The recent firefights that have exploded this May between Hamas and the Israeli Army in Gaza—with more casualties on the Palestinian than on the Israeli side—sent me back to The Question of Palestine, the controversial book by Edward Said, originally published by Times Books in 1979 and reissued by Vintage in 1992. Zionists and anti-Zionists, pro-Palestinians and anti-Palestinians who think they know Said and his political stance might be surprised if they were to read or reread his Palestine book which followed hard on the heels of Orientalism, the polemical volume which made him famous in academia throughout the West and in many other parts of the world.
Born in 1935 in Jerusalem, then part of the British mandate of Palestine, Said was educated at Princeton and Harvard, taught at Columbia for decades, and wrote dozens of books as well as hundreds of newspaper and magazine articles that attracted a loyal following and detractors, too. Timothy Brennan tells much of the story in his recent biography, Places of the Mind: A Life of Edward Said, which is dedicated to “the Palestinian people.”
At times, Said tries to be even handed in The Question of Palestine, though it seems likely that his book might not satisfy many observers of the Middle East today precisely because he tries to be even handed. On the one hand, he condemns “Palestinian violence” and PLO hijackings and suicide bombers, and on the other hand he denounces Israeli sponsored “state terrorism,” though he concludes that Zionists have done far more harm to Palestinians than Palestinians have done to Zionists.
Said describes the Jews as “the victims of persecution” who became the “victimizers of other peoples,” and so in his equation the Arabs are “the victims of the victims.” On the question of anti-Semitism he doesn’t equivocate, but rather condemns “the horrors” of European treatment of the Jews.
The fighting between Israel and Hamas would certainly support his view that the repression of the Palestinians has only led to more resistance by the Palestinians. But you can’t read very far in The Question of Palestine before encountering Said’s deep and profound sense of “despair and pessimism” about the Palestinian struggle. Indeed, near the start of the book, he describes the whole problem of Palestine as “intractable”—that is unmanageable —though he makes his own solution clear. What he wants, he explains, is “an independent and sovereign Palestinian state” that’s “based on secular human rights, not on religious or minority exclusivity.” Forty-two years after the book was originally published, that idea seems as remote and unattainable as ever before.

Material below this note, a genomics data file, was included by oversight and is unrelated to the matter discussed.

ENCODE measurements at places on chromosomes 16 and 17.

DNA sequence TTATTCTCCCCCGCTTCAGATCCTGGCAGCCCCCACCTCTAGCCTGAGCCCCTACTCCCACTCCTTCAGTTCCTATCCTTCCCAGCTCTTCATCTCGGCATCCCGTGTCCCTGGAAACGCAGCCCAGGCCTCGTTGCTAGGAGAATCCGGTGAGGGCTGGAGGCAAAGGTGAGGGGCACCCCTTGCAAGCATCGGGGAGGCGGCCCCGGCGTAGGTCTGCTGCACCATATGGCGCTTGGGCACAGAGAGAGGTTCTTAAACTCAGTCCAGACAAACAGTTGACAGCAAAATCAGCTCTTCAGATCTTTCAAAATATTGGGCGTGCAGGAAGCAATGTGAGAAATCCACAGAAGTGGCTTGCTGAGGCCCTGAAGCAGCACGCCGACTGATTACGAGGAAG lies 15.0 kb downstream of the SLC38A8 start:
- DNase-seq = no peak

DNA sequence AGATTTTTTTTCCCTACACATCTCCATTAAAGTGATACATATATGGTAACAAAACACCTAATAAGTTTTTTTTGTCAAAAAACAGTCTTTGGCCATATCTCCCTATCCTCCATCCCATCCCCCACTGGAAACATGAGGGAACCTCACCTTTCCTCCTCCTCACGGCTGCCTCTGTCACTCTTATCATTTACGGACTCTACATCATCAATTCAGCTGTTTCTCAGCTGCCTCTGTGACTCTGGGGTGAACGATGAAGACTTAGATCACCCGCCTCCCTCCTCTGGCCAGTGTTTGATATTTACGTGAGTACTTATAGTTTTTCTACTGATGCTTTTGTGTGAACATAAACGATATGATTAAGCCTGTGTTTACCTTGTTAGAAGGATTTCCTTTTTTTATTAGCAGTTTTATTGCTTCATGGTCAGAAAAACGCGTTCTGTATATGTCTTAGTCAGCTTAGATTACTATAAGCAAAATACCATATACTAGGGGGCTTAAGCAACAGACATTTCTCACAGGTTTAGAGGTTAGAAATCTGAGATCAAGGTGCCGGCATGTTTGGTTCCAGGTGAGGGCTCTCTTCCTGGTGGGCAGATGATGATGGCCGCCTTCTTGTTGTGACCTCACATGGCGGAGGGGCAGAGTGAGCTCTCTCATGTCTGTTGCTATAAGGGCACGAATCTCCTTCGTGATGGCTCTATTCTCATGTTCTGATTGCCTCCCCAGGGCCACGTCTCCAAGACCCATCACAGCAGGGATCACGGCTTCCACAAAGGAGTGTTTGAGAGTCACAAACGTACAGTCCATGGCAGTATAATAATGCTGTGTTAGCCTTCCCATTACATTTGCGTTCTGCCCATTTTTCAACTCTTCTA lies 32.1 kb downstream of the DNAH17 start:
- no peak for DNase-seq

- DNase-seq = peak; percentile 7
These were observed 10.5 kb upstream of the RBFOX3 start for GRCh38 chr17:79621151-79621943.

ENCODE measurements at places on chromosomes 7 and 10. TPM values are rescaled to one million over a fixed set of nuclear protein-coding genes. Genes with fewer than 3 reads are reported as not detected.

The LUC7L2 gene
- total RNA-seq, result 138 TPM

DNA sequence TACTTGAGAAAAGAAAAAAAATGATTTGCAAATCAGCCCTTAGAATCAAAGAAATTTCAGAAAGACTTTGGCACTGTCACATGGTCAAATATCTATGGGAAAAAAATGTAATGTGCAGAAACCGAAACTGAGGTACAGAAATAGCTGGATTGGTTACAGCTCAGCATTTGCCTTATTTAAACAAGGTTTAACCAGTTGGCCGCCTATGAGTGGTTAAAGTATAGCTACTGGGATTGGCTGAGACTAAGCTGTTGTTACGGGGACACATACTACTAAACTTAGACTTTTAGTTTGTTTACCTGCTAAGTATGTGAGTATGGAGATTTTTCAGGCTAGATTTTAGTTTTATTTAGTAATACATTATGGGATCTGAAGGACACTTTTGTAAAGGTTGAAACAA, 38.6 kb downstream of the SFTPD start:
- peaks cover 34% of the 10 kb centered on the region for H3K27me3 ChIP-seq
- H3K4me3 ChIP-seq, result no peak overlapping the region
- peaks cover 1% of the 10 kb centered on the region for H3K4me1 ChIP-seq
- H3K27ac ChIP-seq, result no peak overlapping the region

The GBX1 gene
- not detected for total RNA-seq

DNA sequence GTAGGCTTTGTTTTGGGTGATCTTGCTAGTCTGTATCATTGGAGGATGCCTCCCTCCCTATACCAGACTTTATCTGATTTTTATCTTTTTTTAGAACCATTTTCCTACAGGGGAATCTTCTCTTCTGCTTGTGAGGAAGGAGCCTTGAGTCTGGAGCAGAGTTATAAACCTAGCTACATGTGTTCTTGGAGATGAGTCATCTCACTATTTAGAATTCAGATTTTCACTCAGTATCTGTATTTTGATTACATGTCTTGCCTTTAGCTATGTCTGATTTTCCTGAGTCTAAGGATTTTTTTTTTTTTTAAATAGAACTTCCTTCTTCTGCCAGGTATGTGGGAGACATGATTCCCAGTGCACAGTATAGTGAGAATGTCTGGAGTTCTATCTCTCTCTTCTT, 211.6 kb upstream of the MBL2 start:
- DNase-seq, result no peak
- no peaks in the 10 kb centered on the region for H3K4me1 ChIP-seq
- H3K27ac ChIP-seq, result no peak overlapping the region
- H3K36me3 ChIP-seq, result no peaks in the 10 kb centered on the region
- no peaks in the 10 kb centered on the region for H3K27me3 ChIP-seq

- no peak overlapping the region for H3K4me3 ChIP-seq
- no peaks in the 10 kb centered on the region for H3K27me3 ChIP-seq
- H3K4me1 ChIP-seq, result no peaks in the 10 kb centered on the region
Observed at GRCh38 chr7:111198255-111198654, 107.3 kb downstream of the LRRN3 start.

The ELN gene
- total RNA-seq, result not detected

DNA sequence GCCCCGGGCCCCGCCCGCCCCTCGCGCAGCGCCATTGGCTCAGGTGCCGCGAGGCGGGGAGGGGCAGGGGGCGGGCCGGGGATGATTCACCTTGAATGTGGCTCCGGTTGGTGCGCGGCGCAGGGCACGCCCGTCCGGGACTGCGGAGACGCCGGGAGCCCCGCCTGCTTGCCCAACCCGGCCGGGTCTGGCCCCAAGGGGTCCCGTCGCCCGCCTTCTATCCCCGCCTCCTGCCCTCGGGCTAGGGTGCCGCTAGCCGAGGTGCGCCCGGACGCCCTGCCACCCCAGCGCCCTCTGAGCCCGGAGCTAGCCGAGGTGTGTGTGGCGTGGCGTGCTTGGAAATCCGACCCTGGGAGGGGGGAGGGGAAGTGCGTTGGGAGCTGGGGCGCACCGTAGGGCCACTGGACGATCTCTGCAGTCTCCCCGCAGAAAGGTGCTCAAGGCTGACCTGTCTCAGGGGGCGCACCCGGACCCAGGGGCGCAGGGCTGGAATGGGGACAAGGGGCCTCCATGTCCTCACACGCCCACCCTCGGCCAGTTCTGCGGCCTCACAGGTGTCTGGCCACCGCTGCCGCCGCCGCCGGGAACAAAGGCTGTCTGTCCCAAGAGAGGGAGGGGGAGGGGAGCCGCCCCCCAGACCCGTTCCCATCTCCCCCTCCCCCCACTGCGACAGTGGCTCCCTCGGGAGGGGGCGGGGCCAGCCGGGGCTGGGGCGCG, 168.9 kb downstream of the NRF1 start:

Said lauds the courage of the Palestinian Communist Party and praises the Italian Marxist, Antonio Gramsci, but he lambasts Marx as a racist and concludes that “most liberation struggles in the Third World have produced undistinguished regimes, dominated by state worship, unproductive bureaucracies, and repressive police forces.”
Whose side was he on, one wonders? And whose side would he be on today? The fatal, tragic flaw of the PLO, he argues, is that “unlike other national liberation organizations, or provisional governments,” it “had no native territory on which to operate.”
The words “fatal” and “tragic” come up again and again, as when he writes that the United States has had the “fatal habit of being taken in by the likes of Marshall Ky, Chiang Kai-shek, and the Mohammad Reza Shah Pahlavi, to the exclusion of more genuinely popular and representative leaders.” That’s putting it mildly. The U.S. wasn’t merely taken in. It created and buttressed dictators.
When he looks at Palestine, Said sees a land “saturated with blood and violence.” In an epilogue to the book written after the 1991 Gulf War, he noted that Palestine was ”the last great cause of the twentieth century.” Now, one might call it the first great cause of the twenty-first century and perhaps a lost cause, too. Indeed, Said himself observes that “The situation of the Palestinian people goes from bad to worse.”
What inspires him? Not Thomas Friedman of The New York Times, but rather the writings of Alexander Cockburn and James Ridgeway and Palestinian authors such as Emile Habibi and Ghassan Kanafani. When politics and ideologies depressed him he found joy in literature. Moreover, while he located expressions of imperialism and colonialism in western literature he was against the cancellation of that very same literature.
“All cultures tend to make representations of foreign cultures the better to master or in some ways control them,” he astutely noted in Culture and Imperialism (1993.) He added, “Jane Austen belonged to a slave-owning society, but do we therefore jettison her novels as so many trivial exercises in aesthetic frumpery? Not at all.”
Thank you, Edward Said.